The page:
Surveys of working Americans have regularly shown that around half don't expect Social Security to be around by the time they retire. A Gallup poll in the summer of 2015 found that 51% of nonretirees didn't expect a payment from the program upon retirement, compared to 45% who believed they'd still be paid. Thankfully, the fear of Social Security going bankrupt is nothing more than a pervasive myth.
This isn't to say that Social Security doesn't have issues. A confluence of factors is indeed expected to deplete its asset reserves within 16 years. However, the bulk of the program's funding derives from its 12.4% payroll tax on earned income up to $128,400, as of 2018. As long as Americans keep working, and Congress leaves the payroll tax as the primary means of generating income for the program, Social Security can't go bankrupt. There will always be money flowing in to disburse to beneficiaries. This doesn't mean the current payout schedule is sustainable -- thus the possible need for benefit cuts of up to 23% -- but it does rule out insolvency.
4. Americans prefer raising taxes over benefit cuts
Even though nonretirees have done a presumably poor job of reducing their reliance on Social Security, they still have a very clear preference when it comes to fixing the aforementioned $12.5 trillion cash shortfall. In a poll during the summer of 2015, Gallup asked respondents whether they'd favor raising taxes or cutting benefits as a means to fix Social Security. Some 51% chose "raise taxes" compared to 37% who replied "curb benefits."
Historically, raising taxes, especially on wealthier Americans who can escape Social Security's payroll tax on earned income above $128,400, is the most popular fix with the public. The reason being that over 90% of working Americans are already paying into Social Security with every cent they earn. Therefore, raising or eliminating the cap on maximum taxable earnings would require the rich to pay more, while impacting only a small percentage of working Americans.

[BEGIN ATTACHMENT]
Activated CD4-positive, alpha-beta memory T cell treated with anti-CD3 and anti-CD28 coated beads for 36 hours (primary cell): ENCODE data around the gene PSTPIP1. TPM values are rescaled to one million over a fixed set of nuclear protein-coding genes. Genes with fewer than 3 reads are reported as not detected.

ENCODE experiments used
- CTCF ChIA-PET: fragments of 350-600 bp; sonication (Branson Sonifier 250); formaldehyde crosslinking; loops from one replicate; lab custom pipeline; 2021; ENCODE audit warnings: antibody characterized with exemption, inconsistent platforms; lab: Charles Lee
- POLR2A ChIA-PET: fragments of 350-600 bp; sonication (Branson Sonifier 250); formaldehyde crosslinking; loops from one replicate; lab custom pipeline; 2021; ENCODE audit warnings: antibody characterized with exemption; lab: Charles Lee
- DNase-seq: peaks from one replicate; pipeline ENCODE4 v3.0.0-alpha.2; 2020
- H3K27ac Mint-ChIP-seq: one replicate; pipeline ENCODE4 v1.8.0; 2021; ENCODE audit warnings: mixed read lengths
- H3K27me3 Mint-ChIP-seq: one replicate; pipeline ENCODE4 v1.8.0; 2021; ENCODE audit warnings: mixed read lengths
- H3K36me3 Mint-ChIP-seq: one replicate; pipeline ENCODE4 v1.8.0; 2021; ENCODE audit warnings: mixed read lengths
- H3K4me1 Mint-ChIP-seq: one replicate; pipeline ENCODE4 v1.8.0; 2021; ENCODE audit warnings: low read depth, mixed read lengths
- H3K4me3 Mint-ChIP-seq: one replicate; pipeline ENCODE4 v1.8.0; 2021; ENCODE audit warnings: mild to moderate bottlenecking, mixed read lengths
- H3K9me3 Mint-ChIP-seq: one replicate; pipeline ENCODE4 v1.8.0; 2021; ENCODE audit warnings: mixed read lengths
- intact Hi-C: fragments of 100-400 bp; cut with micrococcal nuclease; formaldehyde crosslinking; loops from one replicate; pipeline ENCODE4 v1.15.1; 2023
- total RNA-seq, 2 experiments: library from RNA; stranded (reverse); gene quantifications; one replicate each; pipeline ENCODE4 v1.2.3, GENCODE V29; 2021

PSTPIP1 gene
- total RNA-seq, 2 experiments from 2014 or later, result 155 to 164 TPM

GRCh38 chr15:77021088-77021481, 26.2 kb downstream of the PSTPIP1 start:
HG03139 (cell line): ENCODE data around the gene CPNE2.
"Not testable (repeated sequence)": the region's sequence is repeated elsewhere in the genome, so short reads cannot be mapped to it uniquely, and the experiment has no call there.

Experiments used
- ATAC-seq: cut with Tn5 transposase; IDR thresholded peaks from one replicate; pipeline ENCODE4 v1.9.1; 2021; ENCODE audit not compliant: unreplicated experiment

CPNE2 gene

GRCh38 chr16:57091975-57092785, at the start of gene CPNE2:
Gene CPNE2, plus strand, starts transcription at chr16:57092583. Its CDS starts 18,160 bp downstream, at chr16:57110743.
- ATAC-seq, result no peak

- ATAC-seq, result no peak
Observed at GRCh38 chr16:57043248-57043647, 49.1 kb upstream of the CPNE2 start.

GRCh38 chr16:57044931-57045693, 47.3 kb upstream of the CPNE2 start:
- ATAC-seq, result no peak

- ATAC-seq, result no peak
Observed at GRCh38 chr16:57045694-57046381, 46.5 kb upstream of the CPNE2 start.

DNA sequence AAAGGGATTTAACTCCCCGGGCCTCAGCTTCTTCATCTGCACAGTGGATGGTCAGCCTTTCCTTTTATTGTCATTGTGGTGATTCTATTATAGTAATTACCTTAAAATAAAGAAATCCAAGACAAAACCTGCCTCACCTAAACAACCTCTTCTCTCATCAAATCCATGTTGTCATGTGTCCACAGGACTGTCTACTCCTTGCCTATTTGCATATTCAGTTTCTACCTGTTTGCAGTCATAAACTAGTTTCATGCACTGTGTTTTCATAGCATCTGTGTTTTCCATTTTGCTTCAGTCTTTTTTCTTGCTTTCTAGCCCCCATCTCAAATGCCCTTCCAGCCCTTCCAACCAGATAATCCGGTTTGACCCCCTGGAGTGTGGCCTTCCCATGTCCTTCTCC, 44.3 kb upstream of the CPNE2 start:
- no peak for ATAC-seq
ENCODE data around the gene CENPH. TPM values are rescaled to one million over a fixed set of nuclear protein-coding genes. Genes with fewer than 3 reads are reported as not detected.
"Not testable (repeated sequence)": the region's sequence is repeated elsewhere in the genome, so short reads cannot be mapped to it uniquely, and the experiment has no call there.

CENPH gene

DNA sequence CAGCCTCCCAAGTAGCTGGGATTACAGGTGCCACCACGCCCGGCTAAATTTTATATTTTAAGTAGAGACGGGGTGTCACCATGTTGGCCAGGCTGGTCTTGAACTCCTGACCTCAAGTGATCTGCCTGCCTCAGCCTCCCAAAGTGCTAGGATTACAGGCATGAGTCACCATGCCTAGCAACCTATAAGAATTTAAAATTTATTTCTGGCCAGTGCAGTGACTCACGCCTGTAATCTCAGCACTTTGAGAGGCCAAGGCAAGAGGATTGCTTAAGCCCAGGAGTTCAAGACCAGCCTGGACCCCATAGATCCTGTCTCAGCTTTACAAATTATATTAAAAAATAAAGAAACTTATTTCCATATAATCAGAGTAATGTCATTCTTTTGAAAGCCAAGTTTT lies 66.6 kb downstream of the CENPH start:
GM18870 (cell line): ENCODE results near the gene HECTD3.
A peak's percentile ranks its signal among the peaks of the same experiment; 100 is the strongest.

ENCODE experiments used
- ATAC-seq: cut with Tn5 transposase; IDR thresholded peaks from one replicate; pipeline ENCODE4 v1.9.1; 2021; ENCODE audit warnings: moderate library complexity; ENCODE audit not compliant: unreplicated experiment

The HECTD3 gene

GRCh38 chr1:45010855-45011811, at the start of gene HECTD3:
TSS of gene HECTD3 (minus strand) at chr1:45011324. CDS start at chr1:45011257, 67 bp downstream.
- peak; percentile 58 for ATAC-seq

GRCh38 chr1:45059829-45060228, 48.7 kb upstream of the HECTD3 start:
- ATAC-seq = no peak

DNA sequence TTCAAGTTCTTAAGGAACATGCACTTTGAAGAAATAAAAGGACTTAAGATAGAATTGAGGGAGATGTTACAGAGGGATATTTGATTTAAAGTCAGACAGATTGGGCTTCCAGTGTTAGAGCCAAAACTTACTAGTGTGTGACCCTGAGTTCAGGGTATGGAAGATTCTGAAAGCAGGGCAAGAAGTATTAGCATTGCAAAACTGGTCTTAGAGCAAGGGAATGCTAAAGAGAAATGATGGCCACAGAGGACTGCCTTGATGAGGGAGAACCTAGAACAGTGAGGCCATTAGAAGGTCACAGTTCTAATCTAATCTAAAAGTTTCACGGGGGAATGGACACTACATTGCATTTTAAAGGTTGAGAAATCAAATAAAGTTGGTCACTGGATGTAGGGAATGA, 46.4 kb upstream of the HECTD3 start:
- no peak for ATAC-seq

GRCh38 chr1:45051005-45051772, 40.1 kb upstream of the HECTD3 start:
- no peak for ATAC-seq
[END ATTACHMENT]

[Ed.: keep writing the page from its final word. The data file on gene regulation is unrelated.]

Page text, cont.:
5. Seniors hate the taxation of retirement benefits. Like really, really hate it.
Last, but not least, perhaps no Social Security survey produced more overwhelming results than a poll conducted by The Seniors Center, a nonprofit organization in Washington, in March 2017. When questioning seniors about their views on the taxation of benefits, 91% expressed that they didn't believe the taxation of benefits should continue. In other words, stopping the taxation of Social Security benefits, which becomes applicable at $25,000 in adjusted gross income (AGI) for single taxpayers and $32,000 in AGI for married couples filing jointly, would provide an immediate boost in income for a majority of retirees.
Unfortunately, this highly unpopular tax isn't going away anytime soon. In 2016, the taxation of benefits generated $32.8 billion, and future revenue generated from this tax will become even more important given the program's impending cash shortfall.
Even though average Americans still have a lot to learn about Social Security, they can still teach us a lot about the current state of the program, and where it might be headed.